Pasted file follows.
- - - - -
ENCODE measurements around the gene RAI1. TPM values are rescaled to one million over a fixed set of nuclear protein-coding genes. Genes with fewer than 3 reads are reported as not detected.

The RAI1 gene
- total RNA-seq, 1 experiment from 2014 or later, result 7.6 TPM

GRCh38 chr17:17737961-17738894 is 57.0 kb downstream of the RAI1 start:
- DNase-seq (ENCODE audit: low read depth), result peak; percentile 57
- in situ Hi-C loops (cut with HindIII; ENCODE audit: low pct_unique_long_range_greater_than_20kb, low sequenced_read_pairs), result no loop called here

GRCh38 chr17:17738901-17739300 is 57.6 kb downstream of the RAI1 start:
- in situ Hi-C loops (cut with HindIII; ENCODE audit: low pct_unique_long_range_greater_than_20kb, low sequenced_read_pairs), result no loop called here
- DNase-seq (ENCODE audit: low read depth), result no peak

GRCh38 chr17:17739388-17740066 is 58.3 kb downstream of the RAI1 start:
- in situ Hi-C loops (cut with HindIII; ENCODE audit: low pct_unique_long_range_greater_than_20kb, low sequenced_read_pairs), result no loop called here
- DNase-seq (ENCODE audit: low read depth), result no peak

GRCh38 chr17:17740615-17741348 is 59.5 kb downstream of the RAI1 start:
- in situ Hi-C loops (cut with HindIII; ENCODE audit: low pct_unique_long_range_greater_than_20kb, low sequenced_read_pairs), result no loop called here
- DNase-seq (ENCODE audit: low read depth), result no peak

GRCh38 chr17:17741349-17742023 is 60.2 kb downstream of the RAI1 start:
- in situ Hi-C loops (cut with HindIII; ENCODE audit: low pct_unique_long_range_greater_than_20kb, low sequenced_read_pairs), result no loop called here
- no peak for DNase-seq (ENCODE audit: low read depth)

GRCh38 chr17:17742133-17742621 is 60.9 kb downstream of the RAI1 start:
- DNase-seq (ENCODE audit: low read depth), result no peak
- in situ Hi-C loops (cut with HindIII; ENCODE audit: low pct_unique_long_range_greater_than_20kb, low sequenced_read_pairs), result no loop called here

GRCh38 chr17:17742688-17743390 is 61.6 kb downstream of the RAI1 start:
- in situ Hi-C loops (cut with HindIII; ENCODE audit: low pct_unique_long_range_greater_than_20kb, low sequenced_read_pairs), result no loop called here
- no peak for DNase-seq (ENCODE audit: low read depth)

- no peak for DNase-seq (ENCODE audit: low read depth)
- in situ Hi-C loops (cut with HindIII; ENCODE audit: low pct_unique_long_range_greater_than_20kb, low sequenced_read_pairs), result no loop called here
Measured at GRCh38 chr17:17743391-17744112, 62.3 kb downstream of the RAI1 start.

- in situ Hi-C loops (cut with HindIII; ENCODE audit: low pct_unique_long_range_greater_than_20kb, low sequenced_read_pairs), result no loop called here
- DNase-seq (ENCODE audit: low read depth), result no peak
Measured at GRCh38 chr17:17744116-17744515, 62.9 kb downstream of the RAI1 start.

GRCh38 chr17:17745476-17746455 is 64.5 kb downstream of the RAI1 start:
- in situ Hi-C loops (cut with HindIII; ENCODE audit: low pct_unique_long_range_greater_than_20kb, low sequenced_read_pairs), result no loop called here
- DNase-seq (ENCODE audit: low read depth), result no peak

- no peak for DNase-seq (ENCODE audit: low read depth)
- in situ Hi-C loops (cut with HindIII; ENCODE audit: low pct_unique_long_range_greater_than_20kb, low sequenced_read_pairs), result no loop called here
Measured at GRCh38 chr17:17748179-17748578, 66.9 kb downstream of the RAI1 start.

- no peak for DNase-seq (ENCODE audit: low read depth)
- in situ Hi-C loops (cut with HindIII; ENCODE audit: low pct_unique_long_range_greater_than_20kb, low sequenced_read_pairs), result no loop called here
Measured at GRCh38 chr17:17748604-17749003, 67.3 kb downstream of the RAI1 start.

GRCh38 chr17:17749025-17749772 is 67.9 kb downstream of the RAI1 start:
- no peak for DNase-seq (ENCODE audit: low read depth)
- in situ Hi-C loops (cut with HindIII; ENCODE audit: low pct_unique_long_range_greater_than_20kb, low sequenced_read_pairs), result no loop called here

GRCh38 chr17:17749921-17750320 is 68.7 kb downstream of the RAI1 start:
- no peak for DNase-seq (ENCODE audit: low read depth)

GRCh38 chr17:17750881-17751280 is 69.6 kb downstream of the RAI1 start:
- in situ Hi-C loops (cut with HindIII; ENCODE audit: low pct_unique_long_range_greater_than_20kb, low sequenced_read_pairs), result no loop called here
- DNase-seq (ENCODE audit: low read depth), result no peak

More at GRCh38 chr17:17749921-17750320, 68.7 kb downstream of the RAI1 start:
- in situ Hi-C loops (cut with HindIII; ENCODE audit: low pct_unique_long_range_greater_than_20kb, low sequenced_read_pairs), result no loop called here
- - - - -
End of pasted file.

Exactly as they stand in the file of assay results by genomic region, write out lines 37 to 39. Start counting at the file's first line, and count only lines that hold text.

- no peak for DNase-seq (ENCODE audit: low read depth)
- in situ Hi-C loops (cut with HindIII; ENCODE audit: low pct_unique_long_range_greater_than_20kb, low sequenced_read_pairs), result no loop called here
Measured at GRCh38 chr17:17748604-17749003, 67.3 kb downstream of the RAI1 start.